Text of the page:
Connections, by Nikki

When I decided to come to Honko for a grand total of nine months I was worried I wouldn’t find people to connect with, not properly – I knew I’d be working with a small NGO, and that other volunteers would come and go much more quickly than me. I shouldn’t have worried. I’ve been here for eight months now, and the end of my stay is approaching at an accelerating rate. And in my time here I’ve made some of the best connections of my life.

I’ve become friends with people with an incredible diversity of pasts and, I’m sure, equally diverse futures ahead. An ex-gold miner, an ex-lawyer, a documentary producer, herpetologists, anthropologists, student doctors and the manager of a local bar – the place to be in Toliara! And they’ve coalesced in this small patch of Madagascar from all over the world – Alaska, Australia, Cameroon, all over Europe and from every corner of Madagascar, such a diverse country in its own right.

Time shared is often limited – a few weekends, a few months. This often means people are all the more willing to open up and share their stories, their pasts and their dreams for the future. You see a snapshot of them, but like a candid photo of someone caught unawares it can be more real than any staged photo. You take people out of the society they normally function in and the barriers that would normally restrict you from making connections dissolves – without the invisible lines that divide any society such as where you live, your work, your class, gender or race, first language or nationality, you can find connections you’d never find back home. It doesn’t matter whether they are here working at Honko or at one of the other NGOs in the region helping in conservation, education and development, working in Toliara in bars and restaurants or in ‘import-export’ business, or studying at the local university. We are all here looking to connect.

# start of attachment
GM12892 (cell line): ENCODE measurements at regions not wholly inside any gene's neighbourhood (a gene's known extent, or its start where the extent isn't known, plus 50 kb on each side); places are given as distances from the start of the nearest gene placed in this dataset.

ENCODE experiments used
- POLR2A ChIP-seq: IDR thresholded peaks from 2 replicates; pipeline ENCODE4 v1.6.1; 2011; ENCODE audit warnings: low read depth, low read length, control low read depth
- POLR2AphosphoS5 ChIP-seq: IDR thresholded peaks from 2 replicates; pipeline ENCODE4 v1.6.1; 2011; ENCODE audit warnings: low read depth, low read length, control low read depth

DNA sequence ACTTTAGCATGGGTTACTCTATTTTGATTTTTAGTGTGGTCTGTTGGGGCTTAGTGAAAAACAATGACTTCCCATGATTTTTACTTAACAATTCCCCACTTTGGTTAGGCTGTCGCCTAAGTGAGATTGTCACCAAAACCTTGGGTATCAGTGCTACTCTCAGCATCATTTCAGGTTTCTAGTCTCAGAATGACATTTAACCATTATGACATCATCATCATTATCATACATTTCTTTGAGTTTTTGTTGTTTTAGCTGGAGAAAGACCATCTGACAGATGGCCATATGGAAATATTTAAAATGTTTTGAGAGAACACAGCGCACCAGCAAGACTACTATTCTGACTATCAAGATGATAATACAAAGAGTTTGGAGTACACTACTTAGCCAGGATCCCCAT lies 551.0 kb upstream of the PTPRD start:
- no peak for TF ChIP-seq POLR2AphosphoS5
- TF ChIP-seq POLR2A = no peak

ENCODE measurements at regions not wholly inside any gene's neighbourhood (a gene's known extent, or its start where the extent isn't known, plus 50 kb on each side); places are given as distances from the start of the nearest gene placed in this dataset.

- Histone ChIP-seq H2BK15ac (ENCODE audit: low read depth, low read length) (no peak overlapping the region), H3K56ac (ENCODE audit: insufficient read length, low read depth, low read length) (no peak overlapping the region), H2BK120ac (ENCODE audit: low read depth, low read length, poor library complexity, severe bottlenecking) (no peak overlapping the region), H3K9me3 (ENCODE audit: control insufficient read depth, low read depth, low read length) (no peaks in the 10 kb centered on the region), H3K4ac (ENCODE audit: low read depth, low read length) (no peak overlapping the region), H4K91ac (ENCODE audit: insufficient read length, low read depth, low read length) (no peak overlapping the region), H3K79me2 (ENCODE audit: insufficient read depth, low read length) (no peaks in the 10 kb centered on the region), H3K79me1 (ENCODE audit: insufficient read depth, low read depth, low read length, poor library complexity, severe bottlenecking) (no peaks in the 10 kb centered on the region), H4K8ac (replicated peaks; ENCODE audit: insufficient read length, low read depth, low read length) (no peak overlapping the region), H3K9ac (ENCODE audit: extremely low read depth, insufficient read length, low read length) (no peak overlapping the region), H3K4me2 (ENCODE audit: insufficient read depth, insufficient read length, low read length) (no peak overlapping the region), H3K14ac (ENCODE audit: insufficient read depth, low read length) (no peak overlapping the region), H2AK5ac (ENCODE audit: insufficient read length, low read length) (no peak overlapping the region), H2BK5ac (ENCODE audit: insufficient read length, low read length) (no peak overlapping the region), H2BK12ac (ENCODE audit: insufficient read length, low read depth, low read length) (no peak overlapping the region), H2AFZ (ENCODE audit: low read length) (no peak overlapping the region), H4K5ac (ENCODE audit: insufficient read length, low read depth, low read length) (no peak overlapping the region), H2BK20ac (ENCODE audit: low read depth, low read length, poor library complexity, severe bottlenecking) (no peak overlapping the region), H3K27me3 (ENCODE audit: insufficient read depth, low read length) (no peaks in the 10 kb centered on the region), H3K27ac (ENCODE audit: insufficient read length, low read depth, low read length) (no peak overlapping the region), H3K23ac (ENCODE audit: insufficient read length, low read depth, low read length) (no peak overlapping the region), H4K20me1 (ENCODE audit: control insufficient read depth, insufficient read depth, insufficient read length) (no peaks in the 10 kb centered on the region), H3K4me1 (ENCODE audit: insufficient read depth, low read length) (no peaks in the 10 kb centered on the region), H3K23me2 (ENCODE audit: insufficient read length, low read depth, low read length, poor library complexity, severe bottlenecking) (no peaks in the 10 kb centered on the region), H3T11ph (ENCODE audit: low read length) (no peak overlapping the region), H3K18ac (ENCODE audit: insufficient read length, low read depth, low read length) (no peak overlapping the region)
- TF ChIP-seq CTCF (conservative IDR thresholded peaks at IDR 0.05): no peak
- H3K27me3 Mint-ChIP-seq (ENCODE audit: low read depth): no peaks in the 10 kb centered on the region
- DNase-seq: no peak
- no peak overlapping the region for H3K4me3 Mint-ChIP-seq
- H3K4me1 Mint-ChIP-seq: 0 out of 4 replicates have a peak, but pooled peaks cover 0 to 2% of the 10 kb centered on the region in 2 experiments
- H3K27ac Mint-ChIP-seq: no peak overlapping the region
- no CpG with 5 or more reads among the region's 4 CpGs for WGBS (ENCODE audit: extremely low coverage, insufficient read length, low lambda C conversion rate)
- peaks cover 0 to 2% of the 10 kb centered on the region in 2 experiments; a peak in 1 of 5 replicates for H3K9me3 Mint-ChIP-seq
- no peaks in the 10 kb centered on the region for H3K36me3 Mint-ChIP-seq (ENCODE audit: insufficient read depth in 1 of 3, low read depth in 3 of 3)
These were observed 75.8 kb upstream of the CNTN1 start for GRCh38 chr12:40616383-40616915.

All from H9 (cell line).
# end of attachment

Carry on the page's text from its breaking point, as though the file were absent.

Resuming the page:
DSC_0408Before I leave I have one more chance to appreciate these connections – to celebrate Madagascar, mangroves, and Honko. International Mangrove Day is a chance for Honko to bring together everyone from the five communities they work with to celebrate. We celebrate mangroves for everything they give us: resources to build homes and feed families; habitats for a remarkable diversity of animals, especially birds and crabs; and protection from the sea. And more abstract values, such as increasing precipitation in an arid region through evapotranspiration, water purification, carbon sequestration and the production of oxygen. Mangroves, like forests everywhere, are also more than a sum of their parts. They represent a future for this community, for their children and their children’s children. And for me, they now represent a place of learning and personal growth, and of bucket-loads of fond memories. Breath-taking sunrises and sunsets, countless rides in taxi-brousses, swimming through the tranquil mangroves, evenings of laughter and card games by candlelight, and dancing hard to Malagasy music.

I have fallen in love with this incredibly diverse country, so rich in nature and cultures and full of kind, generous people. Life may not always be easy here, but the Malagasy share an uncomplicated happiness that is hard to find in the West. If you ever get the chance to visit, I highly recommend it. I will be coming home with a wonderful selection of memories and a profound respect for those that dedicate their time and minds to helping the people of Madagascar, the Malagasy themselves and the vazaha (foreigners).

It may be time for me to leave this country, but I’m not ready to say goodbye. So instead I’ll just say manaraka koa – see you next time, Mada. It’s been great.

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